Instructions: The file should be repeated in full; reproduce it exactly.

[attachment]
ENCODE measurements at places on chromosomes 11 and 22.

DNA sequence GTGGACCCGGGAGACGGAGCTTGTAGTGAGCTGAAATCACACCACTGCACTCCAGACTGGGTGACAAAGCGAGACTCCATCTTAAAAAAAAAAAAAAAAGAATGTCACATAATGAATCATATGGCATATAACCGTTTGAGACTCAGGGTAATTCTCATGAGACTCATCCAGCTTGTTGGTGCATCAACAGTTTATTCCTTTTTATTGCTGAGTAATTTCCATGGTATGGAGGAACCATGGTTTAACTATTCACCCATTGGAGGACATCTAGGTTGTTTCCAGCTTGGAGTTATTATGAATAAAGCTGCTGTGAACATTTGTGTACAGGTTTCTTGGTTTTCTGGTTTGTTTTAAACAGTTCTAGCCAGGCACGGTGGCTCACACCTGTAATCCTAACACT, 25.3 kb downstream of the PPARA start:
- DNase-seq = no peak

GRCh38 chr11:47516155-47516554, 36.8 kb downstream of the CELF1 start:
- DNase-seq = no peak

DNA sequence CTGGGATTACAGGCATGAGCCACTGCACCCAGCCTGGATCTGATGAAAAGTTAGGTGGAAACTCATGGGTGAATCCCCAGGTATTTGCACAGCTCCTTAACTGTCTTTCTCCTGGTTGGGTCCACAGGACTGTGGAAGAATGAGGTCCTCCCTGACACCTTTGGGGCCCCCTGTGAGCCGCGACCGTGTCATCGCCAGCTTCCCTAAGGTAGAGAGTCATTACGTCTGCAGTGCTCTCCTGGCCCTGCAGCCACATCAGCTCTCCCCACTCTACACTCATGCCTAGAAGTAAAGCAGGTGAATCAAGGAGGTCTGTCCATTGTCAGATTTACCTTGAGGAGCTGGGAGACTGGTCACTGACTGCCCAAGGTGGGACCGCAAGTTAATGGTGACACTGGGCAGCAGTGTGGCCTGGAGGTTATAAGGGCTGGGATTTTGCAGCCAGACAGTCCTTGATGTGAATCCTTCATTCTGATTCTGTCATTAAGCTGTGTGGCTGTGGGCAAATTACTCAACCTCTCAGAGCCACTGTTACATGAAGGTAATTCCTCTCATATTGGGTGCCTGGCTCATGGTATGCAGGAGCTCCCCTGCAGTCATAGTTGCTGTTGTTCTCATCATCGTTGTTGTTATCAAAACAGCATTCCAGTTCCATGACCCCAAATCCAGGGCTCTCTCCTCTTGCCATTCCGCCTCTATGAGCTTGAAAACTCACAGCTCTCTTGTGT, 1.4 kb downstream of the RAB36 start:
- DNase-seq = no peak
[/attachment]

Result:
ENCODE measurements at places on chromosomes 11 and 22.

DNA sequence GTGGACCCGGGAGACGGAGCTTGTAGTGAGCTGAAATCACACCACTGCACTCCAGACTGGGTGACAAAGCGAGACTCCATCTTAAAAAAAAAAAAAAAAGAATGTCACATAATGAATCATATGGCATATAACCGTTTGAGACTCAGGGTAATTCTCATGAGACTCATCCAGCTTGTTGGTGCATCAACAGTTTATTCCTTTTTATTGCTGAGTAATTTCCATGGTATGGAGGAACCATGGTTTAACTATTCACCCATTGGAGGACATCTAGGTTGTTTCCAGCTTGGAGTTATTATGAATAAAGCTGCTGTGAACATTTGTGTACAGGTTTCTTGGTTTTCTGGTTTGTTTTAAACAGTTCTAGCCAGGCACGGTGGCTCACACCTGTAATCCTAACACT, 25.3 kb downstream of the PPARA start:
- DNase-seq = no peak

GRCh38 chr11:47516155-47516554, 36.8 kb downstream of the CELF1 start:
- DNase-seq = no peak

DNA sequence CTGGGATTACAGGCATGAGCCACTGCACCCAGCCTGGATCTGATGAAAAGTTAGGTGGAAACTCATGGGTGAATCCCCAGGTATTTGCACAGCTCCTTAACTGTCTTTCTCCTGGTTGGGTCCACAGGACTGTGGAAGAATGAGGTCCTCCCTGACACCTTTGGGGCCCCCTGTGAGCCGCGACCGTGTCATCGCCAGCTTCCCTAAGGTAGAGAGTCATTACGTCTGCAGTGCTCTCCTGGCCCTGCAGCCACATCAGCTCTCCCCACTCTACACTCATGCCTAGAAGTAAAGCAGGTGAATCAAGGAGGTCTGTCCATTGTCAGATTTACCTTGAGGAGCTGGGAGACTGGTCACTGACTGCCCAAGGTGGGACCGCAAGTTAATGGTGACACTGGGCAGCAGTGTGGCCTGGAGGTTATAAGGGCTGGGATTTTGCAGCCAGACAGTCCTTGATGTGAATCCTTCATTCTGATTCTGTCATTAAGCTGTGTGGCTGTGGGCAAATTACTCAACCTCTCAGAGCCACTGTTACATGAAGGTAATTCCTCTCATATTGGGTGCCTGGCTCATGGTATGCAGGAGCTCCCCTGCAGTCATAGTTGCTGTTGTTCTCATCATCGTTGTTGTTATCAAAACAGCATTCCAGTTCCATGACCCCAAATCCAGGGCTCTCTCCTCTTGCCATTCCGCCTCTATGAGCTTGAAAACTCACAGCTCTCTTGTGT, 1.4 kb downstream of the RAB36 start:
- DNase-seq = no peak